Nikon COOLPIX L20

Nikon COOLPIX L20 vs Canon PowerShot A1100 IS Real-life resolution

Nikon COOLPIX L20
 
Canon PowerShot A1100 IS
f5.5, 64 ISO
f2.7, 80 ISO
     
f5.5, 64 ISO
f2.7, 80 ISO
     
f5.5, 64 ISO
f2.7, 80 ISO
     
f5.5, 64 ISO
f2.7, 80 ISO

 
Support this site by shopping below

 

To compare real-life performance we shot this scene with the Nikon COOLPIX L20, and the Canon PowerShot A1100 IS within a few moments of each other using their best quality JPEG settings. The Nikon COOLPIX L20 sets the ISO automatically with no manual override, and selected the lowest available 64 ISO setting here. The Canon PowerShot A1100 IS was manually set to its lowest ISO setting.

The lenses on each camera were set to approximate the same field of view.

 

The above image was taken with the Nikon COOLPIX L20 in Auto mode. The lens was set to 6.7mm and the metering selected an exposure of 1/176th of a second at f5.5 and 64 ISO. The original 3648×2736 pixel image measured 4.7MB.

The four crops are taken from the areas marked with the red squares and presented below at 100%.

Before looking at the crops in detail let’s first of of all say the Nikon COOLPIX L20 has rendered this landscape scene beautifully. The exposure is spot on and the colour’s are vivid and well-saturated, but natural-looking and not at all garish. This is a contrasty subject and the COOLPIX photo is bright and punchy. Crucially though, there’s excellent detail in the highlights – the white walls of the houses and the cloudy areas in the sky show excellent tonal rendition.

Now let’s take a closer look at how the COOLPIX L20’s lens and sensor have managed to capture fine detail at the pixel level. The first crop of the small chapel on the hill is a little disappointing. The image detail looks a slightly muddy, the detail in the chapel and the rocks is not as clearly resolved as in the crop to the right from the Canon PowerShot A1100 IS.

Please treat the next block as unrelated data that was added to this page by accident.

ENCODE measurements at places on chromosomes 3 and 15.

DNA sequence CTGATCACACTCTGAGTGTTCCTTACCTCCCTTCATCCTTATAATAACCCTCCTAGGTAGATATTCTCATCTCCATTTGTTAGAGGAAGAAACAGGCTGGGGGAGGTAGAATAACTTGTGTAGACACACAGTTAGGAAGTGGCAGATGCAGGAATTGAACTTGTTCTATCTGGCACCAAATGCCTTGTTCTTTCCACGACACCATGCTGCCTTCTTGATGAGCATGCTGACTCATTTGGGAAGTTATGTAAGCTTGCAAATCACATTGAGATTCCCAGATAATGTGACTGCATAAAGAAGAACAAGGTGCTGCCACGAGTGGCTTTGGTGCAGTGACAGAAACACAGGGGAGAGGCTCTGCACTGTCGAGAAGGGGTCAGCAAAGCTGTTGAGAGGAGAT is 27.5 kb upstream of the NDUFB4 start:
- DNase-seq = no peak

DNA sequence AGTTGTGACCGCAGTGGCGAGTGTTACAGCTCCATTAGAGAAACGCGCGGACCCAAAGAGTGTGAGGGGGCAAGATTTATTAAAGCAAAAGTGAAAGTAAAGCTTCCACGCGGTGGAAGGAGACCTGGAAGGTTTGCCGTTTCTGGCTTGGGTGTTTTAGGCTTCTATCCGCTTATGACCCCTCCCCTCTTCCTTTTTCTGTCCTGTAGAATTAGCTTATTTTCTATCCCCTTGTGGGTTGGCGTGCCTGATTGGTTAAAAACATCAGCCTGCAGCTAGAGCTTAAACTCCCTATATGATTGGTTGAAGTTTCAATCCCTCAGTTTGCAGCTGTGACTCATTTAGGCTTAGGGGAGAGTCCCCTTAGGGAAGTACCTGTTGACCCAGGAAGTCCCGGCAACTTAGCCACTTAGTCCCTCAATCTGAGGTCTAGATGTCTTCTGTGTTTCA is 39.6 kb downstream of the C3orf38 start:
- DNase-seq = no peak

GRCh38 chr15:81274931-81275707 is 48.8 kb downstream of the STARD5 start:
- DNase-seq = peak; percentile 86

Moving down to the next crop taken from the edge of the frame, things look much better though. You can clearly see the lighthouse and everything in this crop, from the sea to the houses in the foreground is looking pretty sharp and well-defined. There’s no evidence here, or anywhere else in the shot of softening or colour fringing that’s typical of cameras in this price range.

The other crops tell the same story. Though generally the COOLPIX L20’s ability to resolve fine image detail can’t quite match the Canon PowerShot A1100 IS, it’s more consistent and maintains that quality across the frame, right into the edges. What’s more the COOLPIX L20 got the exposure spot on and has a more pleasant colour balance than the PowerShot. The A1100 IS has over-exposed the shot, resulting in blown highlights, washed out mid tones and shadows that lack depth.

As an exclusively automatic camera, the L20 won’t let you manually set the sensitivity, so we’re unable to present our normal High ISO Noise results page. So instead head straight over to our Nikon COOLPIX L20 gallery to see some more real-life shots under a variety of conditions.

Buy Gordon a coffee to support cameralabs!

Like my reviews? Buy me a coffee!

Follow Gordon Laing

All words, images, videos and layout, copyright 2005-2017 Gordon Laing. May not be used without permission.

Website design by Coolgrey